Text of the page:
Working Hard to Relax

We need reform in those pressure cookers we call the workplace. While your boss might not allow recess breaks, studies show that play increases productivity in the office up to 127 percent.
This post was published on the now-closed HuffPost Contributor platform. Contributors control their own work and posted freely to our site. If you need to flag this entry as abusive, send us an email.

I looked at my calendar this morning and all I saw was blank space. At long last -- a meeting-free day. Not even a conference call. I sank into my couch and began to construct my "to-do" list. Before 5 seconds passed, I had accelerated from 1 to 40 "must do" items, driving at me like a pack of demanding two year-olds.

A leader I recently met with referred me to a Harvard Business Review article by Doris Kearns Goodwin, Leadership in Hard Times.

In her analysis of what makes for a great leader, she has this to say: "As a leader you need to know how to relax so that you can replenish your energies for the struggles facing you tomorrow."

If I abandoned my to do list for a brisk hike in the hills near my house, I would be strengthening my leadership and my quads all at the same time. Goodwin goes on to say that Lincoln went to the theatre about a hundred times while in Washington. Franklin Roosevelt had cocktail hour every evening during World War II when you couldn't talk about the war. "This ability to recharge your batteries in the midst of great stress and crisis is crucial for successful leadership," writes Goodwin.

I tied my hiking boots and filled my camelback, ready to take on Goodwin's leadership challenge. No twittering first, no checking in with my publicist, no finishing touches on a report due out by 5:00 that day. I made a commitment to recharge and replenish and nothing would deter me. On the three minute drive to the trail, I grabbed a pen and jotted down three more "urgent" items on the back of an envelope -- #41, 42, 43. My red oil light started to blink again on the dashboard. Item #44, oil change. Breathe.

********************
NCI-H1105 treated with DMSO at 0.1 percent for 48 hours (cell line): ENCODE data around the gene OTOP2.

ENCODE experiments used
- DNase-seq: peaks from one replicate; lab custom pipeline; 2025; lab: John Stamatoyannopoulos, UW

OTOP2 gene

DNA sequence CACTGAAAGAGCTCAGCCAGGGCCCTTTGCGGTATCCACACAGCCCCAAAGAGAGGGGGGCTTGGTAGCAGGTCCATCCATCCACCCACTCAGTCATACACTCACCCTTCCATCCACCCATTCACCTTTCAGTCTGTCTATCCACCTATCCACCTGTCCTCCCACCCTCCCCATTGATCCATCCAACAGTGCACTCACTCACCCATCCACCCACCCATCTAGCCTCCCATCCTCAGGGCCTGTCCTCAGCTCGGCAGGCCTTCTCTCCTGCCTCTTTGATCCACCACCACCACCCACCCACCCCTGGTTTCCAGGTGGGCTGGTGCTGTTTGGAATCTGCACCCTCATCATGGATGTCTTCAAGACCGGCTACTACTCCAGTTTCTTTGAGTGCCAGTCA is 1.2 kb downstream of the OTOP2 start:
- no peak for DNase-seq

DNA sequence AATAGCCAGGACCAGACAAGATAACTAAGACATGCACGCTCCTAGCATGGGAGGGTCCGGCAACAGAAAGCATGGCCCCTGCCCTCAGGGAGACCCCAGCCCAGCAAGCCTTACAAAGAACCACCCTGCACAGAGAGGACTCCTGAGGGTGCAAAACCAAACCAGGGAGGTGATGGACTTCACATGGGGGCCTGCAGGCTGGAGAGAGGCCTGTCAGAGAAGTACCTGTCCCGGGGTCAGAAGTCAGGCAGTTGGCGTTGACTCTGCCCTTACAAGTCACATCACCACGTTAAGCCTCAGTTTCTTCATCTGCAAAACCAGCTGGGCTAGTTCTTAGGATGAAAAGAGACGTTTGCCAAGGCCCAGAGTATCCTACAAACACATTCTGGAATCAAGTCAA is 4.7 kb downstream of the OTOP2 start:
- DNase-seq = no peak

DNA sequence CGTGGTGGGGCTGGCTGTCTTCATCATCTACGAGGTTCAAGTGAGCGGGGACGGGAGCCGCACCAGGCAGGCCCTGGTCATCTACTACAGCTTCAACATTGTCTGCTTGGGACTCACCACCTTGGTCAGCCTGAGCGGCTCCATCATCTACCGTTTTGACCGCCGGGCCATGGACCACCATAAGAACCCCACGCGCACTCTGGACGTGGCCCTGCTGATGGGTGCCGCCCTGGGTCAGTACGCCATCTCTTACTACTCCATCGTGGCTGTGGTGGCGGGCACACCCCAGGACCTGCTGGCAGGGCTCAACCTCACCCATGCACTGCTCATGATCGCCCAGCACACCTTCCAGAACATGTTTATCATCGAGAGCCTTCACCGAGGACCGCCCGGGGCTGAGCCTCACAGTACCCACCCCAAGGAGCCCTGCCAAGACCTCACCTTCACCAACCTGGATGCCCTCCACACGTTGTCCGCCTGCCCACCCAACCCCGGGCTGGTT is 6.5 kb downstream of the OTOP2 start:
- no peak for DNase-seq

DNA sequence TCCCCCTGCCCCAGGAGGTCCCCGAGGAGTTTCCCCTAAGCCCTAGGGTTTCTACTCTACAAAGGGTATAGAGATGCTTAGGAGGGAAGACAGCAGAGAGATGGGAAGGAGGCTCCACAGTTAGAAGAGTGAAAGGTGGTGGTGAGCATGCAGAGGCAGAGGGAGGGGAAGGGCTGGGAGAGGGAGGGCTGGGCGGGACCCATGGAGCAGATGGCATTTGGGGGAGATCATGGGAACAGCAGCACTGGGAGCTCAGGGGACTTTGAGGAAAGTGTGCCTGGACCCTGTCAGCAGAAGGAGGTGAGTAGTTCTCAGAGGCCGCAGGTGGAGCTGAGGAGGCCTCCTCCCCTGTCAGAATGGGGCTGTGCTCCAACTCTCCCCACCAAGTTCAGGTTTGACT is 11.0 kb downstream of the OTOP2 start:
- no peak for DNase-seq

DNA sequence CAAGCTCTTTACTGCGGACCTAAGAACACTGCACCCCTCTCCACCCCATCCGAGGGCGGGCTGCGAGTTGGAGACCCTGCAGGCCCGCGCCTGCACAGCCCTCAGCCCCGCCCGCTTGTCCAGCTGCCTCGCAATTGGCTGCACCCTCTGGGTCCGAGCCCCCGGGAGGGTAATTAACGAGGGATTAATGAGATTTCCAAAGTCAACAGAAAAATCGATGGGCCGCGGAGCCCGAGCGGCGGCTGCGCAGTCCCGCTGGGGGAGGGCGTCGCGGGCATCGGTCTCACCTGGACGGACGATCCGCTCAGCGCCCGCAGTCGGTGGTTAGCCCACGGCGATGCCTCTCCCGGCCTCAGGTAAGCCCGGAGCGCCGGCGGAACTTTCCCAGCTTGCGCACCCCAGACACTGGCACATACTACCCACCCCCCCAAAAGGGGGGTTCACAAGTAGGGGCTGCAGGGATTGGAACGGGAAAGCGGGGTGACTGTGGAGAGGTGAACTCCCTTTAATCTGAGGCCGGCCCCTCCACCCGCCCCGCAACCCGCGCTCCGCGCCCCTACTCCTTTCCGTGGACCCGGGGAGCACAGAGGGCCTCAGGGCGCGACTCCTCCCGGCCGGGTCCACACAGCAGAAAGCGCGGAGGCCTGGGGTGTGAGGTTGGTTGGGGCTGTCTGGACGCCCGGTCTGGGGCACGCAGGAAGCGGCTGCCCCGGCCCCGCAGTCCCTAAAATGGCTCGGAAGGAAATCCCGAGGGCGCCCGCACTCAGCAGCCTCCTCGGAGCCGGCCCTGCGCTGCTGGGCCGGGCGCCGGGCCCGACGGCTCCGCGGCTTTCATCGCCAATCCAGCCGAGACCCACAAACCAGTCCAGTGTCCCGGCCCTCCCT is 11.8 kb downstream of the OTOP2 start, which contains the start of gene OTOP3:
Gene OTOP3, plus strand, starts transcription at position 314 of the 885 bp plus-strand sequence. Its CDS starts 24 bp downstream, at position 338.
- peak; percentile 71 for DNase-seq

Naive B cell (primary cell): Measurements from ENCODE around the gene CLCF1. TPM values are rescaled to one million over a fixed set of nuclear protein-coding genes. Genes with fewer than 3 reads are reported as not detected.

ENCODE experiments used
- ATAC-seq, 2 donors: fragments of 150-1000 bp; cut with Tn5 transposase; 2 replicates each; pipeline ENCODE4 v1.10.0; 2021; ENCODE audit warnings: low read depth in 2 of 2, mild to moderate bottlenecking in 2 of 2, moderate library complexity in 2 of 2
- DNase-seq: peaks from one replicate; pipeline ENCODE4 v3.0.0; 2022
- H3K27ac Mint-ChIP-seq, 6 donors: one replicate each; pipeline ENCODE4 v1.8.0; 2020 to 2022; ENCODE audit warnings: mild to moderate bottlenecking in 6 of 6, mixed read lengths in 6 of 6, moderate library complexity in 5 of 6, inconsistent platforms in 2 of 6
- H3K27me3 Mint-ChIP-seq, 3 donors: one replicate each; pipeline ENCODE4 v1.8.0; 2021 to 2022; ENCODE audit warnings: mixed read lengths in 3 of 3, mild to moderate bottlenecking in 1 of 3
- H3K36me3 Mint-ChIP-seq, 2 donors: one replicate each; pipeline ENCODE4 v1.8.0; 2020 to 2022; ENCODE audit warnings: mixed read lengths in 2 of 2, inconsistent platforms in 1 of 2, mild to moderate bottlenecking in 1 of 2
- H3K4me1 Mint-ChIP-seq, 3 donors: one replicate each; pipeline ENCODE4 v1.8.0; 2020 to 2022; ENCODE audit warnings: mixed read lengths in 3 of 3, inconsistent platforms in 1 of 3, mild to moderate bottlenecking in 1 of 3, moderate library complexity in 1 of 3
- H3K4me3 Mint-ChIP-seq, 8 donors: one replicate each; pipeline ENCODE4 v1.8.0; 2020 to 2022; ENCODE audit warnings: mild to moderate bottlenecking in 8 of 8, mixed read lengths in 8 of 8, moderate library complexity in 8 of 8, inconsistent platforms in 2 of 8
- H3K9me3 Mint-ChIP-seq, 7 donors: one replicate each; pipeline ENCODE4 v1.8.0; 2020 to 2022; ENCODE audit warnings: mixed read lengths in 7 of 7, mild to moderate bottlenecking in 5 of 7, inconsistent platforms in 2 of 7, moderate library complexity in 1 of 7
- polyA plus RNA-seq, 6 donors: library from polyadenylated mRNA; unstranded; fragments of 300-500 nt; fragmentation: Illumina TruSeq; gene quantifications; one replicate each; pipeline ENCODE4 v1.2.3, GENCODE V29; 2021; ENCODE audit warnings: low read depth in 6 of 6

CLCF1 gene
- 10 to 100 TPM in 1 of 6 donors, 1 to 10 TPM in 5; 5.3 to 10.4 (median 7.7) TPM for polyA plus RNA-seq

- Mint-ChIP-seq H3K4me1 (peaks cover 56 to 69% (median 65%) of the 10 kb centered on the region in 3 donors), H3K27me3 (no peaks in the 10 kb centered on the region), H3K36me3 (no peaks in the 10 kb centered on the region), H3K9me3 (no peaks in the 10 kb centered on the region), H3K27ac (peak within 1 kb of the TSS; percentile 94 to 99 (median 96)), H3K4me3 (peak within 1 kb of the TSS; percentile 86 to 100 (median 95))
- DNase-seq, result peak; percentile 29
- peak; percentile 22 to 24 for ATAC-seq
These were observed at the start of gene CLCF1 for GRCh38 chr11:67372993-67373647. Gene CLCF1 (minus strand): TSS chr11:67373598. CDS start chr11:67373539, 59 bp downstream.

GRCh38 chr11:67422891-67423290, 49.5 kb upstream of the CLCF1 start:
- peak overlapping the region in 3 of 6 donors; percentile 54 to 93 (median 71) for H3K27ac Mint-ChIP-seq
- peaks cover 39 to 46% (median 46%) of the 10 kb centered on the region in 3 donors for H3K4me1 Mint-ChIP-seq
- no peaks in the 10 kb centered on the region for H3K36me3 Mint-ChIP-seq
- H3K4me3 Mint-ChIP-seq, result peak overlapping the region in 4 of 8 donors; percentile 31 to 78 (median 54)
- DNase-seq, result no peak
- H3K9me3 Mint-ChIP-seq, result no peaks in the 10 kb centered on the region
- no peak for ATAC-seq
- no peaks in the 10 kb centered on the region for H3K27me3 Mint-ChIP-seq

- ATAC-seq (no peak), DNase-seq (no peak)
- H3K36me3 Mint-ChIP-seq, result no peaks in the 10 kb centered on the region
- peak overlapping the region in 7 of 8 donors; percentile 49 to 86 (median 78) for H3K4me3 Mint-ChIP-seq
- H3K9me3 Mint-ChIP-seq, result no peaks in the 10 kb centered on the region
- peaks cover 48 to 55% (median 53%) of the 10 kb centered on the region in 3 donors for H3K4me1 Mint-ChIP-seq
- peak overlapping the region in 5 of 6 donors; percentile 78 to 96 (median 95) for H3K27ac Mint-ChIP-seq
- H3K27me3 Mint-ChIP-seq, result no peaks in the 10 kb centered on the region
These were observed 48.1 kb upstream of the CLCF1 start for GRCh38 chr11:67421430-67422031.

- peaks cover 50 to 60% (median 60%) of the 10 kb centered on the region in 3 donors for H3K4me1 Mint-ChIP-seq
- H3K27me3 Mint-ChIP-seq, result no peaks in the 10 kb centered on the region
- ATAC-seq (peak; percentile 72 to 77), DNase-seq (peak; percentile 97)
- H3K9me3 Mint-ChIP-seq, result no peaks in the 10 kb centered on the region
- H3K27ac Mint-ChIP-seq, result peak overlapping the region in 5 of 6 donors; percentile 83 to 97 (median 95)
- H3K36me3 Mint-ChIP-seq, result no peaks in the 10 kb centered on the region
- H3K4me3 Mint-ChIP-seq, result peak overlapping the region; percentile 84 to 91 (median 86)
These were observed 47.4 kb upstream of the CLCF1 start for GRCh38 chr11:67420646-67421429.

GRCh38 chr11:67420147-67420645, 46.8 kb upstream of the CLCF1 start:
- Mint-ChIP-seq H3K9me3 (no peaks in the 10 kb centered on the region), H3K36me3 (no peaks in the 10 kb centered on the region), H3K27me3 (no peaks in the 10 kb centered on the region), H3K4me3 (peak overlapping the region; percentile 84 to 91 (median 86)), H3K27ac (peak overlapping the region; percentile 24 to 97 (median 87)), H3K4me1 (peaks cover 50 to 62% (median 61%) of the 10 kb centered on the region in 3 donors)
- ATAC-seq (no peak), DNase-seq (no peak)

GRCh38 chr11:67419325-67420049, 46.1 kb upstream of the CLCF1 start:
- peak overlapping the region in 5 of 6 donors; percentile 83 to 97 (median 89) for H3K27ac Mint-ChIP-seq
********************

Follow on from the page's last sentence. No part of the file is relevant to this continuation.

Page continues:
On the trail, I felt my stress lift as I breathed in the clean redwood scented air. I leaned down to examine a patch of hot pink wildflowers -- exotic or local? I watched a large bird soar overhead. Is that a hawk? Awesome wing span! Zero footprint thoughts wandered in... floated out. I really want to try the pizza at that new restaurant down the street. Will I ever finish The Brief Life of Oscar Wao? By the end of my walk, my ever-growing to do list didn't seem as daunting. I'm not delusional. Once I dive in, the stress will return. It always does. But I felt stronger and lighter, and more eager to dig in to the day's tasks.

What about those more typical days when the calendar is packed with one meeting after another, report deadlines looming? Stress researcher Dr. Kathleen Hall says one out of four Americans say they experience great stress at least one full day a week. Dr. Hall suggests relaxation and play needs to be an important part of an established health routine."It is actually a discipline. Every two hours, every four hours, a certain time of day, set your Blackberry, send yourself a note -- 'five minutes to play,'" said Dr. Hall.

And we need reform in those pressure cookers we call the workplace. While you probably can't imagine your boss allowing recess breaks, studies show that play increases productivity in the office up to 127 percent. Seventy percent of Americans surveyed wish they could have a recess break sometime during their workday. Relaxation is not just good for our mental health, it's also essential to our physical health. Scientific research indicates that the benefits of relaxation include:

* lower blood pressure and reduction of stress hormones.

* increases in our immune cells which combat disease.

What will you do to relax each day? How will you make relaxation a routine part of your day?